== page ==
'An honour': Edmonton Oilers defenceman wears jersey with Cree syllabics

Edmonton Oilers defenceman Ethan Bear paid homage to his nation by wearing a jersey with his name written in Cree syllabics during Tuesday's game against the Calgary Flames. The 23-year-old is from the Ochapowace Nation in southern Saskatchewan.

Ethan Bear, 23, is from the Ochapowace Nation in southern Saskatchewan

Edmonton Oilers defenceman Ethan Bear wore a jersey with his name printed in Cree syllabics during an exhibition game against the Calgary Flames Tuesday. (Edmonton Oilers)

An Indigenous NHL player paid special homage to his nation on his jersey during Tuesday night's Battle of Alberta between the Edmonton Oilers and Calgary Flames. 

During the exhibition game, Oilers defenceman Ethan Bear wore a jersey with his name written in Cree syllabics. The 23-year-old is from the Ochapowace Nation in southern Saskatchewan.

In a statement posted on the NHL website, Bear said he was wearing the jersey for all Indigenous players who came before him and for Indigenous kids dreaming of playing in the NHL.

"It will be an honour to wear this jersey tonight," Bear said on Tuesday before the game.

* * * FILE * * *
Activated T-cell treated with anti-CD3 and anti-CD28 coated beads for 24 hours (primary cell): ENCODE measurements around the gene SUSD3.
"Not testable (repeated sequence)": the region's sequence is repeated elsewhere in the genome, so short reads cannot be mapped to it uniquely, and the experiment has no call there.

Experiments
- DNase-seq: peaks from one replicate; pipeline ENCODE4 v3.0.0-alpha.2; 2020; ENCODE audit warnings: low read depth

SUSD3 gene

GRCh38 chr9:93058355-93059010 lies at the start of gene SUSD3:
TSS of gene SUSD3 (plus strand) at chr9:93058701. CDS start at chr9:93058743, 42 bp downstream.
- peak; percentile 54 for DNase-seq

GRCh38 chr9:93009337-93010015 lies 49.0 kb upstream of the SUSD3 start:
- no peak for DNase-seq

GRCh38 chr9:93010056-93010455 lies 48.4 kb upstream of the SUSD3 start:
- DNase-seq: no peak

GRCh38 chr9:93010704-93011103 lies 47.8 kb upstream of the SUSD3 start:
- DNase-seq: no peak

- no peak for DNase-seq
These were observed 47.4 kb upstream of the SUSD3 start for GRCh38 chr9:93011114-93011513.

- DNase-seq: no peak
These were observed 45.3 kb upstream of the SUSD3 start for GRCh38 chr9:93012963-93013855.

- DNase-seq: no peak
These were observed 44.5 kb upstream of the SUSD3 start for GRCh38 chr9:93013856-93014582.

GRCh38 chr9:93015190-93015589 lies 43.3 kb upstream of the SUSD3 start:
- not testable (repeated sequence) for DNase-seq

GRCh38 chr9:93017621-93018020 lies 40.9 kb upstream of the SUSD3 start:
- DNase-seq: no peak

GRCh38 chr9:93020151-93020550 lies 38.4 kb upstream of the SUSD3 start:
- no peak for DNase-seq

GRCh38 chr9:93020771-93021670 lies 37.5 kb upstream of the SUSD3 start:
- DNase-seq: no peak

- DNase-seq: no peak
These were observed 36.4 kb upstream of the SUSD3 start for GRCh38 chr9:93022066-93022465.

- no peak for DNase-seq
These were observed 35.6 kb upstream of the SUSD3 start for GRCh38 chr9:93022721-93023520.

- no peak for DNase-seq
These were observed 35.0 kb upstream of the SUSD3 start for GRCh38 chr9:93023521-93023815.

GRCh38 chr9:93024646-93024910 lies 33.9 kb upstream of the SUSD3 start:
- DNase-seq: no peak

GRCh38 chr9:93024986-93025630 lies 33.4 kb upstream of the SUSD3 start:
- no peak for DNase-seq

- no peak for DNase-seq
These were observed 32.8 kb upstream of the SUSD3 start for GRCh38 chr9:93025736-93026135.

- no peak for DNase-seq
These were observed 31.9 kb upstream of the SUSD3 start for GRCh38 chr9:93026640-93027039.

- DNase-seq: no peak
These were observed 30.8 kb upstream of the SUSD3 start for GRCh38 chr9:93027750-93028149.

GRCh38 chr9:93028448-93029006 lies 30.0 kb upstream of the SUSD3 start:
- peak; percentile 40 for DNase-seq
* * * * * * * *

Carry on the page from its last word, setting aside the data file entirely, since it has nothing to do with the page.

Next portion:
The Oilers beat the Calgary Flames 4-1 in the exhibition game, the only one for the two teams prior to the weekend start of the NHL's Stanley Cup qualifiers.

Grand Chief Wilton Littlechild, a Cree chief and a member of Canada's Sports Hall of Fame, also commended Bear for wearing the jersey in a statement on an NHL blog.

Littlechild said it's especially significant because of the many years it took for Cree to secure the right to use their own writing system.

"Ethan brings all of us great pride with his strength and natural ability to overcome challenges," he said.

"This is significant and people everywhere will be reminded when they see the syllabics on Ethan's jersey to have courage, be confident and be brave."

Littlechild said the spirit name in Cree for bear, maskwa, is representative of the sacred teachings of courage.

Tom Meneen is a councillor with the Tallcree First Nation in northern Alberta.

He said it's important for Indigenous kids to have a higher profile role model, especially those aspiring to play high-level hockey.

"For lots of youngsters, that's a big deal," Meneen said.

"I've coached hockey for many years ... and you're hoping there's somebody out there that they can look up to and have more players at that level of hockey. That would be great for a lot of kids."

Meneen said he's reached out to try to get a signed jersey from Bear.